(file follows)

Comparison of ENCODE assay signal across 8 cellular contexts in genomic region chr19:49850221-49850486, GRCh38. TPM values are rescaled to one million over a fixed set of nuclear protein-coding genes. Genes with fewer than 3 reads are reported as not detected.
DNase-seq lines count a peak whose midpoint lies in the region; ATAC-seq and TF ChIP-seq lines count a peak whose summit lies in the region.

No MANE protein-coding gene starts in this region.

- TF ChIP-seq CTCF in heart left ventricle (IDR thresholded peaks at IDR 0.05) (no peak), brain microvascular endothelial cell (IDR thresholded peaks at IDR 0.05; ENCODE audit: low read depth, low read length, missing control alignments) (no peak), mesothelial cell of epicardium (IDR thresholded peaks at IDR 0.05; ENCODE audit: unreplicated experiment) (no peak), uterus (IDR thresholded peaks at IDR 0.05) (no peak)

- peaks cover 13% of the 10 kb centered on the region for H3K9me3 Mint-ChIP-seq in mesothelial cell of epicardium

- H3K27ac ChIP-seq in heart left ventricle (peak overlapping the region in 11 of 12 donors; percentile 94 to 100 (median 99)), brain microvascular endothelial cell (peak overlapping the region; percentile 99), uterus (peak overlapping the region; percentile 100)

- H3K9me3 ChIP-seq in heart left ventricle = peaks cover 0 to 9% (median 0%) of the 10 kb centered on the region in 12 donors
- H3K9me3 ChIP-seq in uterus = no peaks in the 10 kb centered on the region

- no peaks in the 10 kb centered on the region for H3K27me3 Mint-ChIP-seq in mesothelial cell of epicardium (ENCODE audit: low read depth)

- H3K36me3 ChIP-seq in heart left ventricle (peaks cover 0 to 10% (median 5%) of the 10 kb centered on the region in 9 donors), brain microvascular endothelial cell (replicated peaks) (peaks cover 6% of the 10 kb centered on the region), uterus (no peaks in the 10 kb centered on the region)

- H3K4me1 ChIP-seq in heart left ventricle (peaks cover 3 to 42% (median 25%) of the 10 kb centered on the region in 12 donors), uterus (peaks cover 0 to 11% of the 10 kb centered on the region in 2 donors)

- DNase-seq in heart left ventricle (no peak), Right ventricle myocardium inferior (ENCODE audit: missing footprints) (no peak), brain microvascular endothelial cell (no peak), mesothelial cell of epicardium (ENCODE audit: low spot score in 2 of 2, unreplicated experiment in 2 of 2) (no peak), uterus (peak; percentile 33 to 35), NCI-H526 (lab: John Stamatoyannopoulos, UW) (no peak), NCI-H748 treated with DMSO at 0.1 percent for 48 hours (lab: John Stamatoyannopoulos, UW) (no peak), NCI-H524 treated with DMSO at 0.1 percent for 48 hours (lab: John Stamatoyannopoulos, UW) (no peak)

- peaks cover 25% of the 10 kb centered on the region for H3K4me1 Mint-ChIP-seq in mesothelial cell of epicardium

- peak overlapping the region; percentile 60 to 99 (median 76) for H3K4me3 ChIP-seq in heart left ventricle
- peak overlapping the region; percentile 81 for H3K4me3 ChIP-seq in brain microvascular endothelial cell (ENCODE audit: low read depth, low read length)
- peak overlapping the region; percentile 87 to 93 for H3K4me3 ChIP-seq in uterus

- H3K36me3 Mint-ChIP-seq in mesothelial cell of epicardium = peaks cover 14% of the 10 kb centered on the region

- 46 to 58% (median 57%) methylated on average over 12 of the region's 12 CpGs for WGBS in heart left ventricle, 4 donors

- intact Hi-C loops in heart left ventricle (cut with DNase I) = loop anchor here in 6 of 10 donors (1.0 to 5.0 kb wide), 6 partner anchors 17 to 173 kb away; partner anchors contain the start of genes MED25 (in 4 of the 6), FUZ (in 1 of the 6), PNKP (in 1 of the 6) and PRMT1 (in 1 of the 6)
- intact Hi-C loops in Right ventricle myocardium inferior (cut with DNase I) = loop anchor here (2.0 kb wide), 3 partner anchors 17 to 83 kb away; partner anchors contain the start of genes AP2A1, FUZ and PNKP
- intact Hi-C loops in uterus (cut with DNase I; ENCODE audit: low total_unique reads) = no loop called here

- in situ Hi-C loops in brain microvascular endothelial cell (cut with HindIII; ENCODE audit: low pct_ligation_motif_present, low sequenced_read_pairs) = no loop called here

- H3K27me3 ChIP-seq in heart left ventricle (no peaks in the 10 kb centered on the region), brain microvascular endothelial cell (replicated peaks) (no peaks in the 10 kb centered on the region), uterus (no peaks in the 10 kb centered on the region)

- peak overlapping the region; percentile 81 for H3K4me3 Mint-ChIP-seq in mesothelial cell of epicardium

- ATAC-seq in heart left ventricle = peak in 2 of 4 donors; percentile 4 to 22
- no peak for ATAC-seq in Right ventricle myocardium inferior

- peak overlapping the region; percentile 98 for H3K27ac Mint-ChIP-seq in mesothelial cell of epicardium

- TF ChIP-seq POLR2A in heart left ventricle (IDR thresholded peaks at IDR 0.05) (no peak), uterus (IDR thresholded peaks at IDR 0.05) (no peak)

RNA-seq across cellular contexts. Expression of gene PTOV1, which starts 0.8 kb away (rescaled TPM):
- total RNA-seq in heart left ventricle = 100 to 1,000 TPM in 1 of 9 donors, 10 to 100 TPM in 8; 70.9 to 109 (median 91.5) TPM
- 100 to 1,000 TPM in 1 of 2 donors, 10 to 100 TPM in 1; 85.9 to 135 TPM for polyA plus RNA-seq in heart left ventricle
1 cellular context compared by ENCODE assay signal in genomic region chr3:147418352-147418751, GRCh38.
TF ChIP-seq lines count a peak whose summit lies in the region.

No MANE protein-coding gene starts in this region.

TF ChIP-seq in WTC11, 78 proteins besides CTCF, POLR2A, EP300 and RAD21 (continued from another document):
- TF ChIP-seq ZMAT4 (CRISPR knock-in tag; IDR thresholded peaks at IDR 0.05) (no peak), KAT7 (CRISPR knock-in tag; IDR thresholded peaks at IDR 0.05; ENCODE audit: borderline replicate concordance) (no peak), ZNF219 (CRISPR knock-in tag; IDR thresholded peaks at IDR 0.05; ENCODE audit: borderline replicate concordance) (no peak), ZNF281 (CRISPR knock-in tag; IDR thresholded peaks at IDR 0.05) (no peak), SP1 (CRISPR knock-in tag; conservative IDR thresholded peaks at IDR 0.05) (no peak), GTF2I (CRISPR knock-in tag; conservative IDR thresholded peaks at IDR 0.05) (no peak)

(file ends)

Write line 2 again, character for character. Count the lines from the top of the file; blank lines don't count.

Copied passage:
DNase-seq lines count a peak whose midpoint lies in the region; ATAC-seq and TF ChIP-seq lines count a peak whose summit lies in the region.